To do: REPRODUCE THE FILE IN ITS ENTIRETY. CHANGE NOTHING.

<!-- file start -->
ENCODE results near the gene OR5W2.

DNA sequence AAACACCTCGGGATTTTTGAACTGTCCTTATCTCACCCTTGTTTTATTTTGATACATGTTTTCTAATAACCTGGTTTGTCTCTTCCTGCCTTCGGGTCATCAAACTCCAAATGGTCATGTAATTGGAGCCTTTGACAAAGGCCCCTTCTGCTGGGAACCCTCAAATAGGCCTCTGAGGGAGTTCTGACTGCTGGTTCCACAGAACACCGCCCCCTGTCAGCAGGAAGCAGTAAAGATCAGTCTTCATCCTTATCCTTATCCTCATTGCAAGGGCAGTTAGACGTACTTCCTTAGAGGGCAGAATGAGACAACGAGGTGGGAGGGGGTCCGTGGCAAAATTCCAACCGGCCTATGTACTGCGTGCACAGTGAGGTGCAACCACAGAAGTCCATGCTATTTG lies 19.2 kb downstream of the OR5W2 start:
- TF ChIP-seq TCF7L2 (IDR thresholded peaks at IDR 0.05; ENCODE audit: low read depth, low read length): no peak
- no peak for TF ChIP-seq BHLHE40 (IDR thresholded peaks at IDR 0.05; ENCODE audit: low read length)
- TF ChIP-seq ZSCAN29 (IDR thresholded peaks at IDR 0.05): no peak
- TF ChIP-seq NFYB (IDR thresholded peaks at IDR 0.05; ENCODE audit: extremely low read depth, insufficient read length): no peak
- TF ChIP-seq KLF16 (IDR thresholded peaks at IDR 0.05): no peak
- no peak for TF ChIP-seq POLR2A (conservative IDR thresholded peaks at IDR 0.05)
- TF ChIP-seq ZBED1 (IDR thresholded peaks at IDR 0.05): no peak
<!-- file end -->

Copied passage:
ENCODE results near the gene OR5W2.

DNA sequence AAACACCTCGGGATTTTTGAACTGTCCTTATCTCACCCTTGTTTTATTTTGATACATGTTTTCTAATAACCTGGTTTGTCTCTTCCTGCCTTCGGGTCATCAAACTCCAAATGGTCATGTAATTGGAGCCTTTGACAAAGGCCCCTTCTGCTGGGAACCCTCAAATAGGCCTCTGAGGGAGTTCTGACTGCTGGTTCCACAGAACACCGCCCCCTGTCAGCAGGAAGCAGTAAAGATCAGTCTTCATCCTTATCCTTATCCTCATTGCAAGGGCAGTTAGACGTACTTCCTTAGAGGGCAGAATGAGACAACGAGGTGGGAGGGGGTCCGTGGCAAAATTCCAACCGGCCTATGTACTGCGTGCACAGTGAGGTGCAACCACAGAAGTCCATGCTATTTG lies 19.2 kb downstream of the OR5W2 start:
- TF ChIP-seq TCF7L2 (IDR thresholded peaks at IDR 0.05; ENCODE audit: low read depth, low read length): no peak
- no peak for TF ChIP-seq BHLHE40 (IDR thresholded peaks at IDR 0.05; ENCODE audit: low read length)
- TF ChIP-seq ZSCAN29 (IDR thresholded peaks at IDR 0.05): no peak
- TF ChIP-seq NFYB (IDR thresholded peaks at IDR 0.05; ENCODE audit: extremely low read depth, insufficient read length): no peak
- TF ChIP-seq KLF16 (IDR thresholded peaks at IDR 0.05): no peak
- no peak for TF ChIP-seq POLR2A (conservative IDR thresholded peaks at IDR 0.05)
- TF ChIP-seq ZBED1 (IDR thresholded peaks at IDR 0.05): no peak